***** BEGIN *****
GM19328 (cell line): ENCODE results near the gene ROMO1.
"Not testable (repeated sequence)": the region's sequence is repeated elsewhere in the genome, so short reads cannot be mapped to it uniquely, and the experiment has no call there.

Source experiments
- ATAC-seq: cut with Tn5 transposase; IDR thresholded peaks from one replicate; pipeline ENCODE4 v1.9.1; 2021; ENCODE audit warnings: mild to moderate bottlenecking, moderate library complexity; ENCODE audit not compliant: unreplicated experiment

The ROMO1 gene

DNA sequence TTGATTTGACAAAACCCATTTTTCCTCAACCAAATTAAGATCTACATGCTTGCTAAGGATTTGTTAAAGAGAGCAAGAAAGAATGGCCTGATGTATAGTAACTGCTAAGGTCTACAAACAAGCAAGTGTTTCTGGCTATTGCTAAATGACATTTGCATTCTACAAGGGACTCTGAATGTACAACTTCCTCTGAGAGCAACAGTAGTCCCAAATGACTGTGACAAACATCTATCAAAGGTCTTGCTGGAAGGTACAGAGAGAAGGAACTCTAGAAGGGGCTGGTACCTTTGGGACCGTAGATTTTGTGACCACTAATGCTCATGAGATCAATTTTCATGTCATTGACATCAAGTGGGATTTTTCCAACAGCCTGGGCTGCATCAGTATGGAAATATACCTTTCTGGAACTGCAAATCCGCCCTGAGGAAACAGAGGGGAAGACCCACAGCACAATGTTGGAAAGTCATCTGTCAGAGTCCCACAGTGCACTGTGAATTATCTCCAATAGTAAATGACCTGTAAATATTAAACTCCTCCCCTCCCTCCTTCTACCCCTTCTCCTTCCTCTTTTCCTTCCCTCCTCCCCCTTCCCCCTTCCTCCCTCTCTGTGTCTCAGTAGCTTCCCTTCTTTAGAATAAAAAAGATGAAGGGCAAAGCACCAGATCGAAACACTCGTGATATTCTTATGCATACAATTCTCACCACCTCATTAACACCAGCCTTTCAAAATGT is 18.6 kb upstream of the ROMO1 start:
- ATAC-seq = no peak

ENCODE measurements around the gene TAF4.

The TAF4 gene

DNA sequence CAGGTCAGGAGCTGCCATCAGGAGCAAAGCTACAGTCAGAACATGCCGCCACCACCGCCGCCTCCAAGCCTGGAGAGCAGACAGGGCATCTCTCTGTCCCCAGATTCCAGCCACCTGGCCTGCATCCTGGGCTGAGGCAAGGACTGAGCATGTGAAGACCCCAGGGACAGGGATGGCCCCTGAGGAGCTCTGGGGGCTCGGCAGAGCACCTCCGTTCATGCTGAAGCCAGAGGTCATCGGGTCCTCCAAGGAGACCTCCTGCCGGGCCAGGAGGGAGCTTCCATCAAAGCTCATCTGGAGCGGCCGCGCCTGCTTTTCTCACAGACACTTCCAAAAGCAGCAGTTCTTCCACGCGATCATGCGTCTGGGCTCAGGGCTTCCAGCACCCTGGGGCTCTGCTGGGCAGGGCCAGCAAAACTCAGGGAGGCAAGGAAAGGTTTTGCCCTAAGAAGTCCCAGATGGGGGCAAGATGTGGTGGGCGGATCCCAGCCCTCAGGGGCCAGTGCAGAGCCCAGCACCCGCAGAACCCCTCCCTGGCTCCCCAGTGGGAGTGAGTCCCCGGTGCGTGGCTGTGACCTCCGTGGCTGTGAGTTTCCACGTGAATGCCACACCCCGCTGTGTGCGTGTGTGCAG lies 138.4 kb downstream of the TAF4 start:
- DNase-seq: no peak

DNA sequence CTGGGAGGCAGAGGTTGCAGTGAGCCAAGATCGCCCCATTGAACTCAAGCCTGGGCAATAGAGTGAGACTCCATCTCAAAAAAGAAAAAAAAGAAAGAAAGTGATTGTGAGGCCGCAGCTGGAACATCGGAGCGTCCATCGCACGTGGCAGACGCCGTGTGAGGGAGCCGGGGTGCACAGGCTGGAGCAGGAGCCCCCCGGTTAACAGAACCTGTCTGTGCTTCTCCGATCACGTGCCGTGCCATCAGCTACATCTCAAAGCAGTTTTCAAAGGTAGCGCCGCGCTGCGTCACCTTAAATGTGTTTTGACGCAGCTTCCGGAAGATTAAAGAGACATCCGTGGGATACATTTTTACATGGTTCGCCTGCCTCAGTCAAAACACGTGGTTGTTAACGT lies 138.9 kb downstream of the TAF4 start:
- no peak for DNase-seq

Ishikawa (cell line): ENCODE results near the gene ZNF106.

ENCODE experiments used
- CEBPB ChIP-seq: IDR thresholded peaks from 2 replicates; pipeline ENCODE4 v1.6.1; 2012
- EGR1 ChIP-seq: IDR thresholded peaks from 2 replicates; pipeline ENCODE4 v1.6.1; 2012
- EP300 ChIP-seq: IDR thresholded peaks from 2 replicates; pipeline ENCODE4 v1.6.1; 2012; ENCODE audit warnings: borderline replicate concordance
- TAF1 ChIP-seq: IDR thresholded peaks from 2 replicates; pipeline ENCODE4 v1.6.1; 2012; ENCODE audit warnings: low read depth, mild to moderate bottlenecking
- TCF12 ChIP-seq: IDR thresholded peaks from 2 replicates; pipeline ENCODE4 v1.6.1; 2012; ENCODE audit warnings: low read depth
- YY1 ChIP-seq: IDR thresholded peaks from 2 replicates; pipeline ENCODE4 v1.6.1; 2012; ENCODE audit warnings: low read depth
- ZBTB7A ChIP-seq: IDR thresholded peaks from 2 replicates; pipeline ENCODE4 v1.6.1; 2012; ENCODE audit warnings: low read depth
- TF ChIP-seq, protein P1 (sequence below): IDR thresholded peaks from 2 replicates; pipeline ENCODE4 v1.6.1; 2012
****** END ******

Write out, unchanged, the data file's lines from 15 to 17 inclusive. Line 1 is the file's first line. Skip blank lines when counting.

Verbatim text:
ENCODE experiments used
- CEBPB ChIP-seq: IDR thresholded peaks from 2 replicates; pipeline ENCODE4 v1.6.1; 2012
- EGR1 ChIP-seq: IDR thresholded peaks from 2 replicates; pipeline ENCODE4 v1.6.1; 2012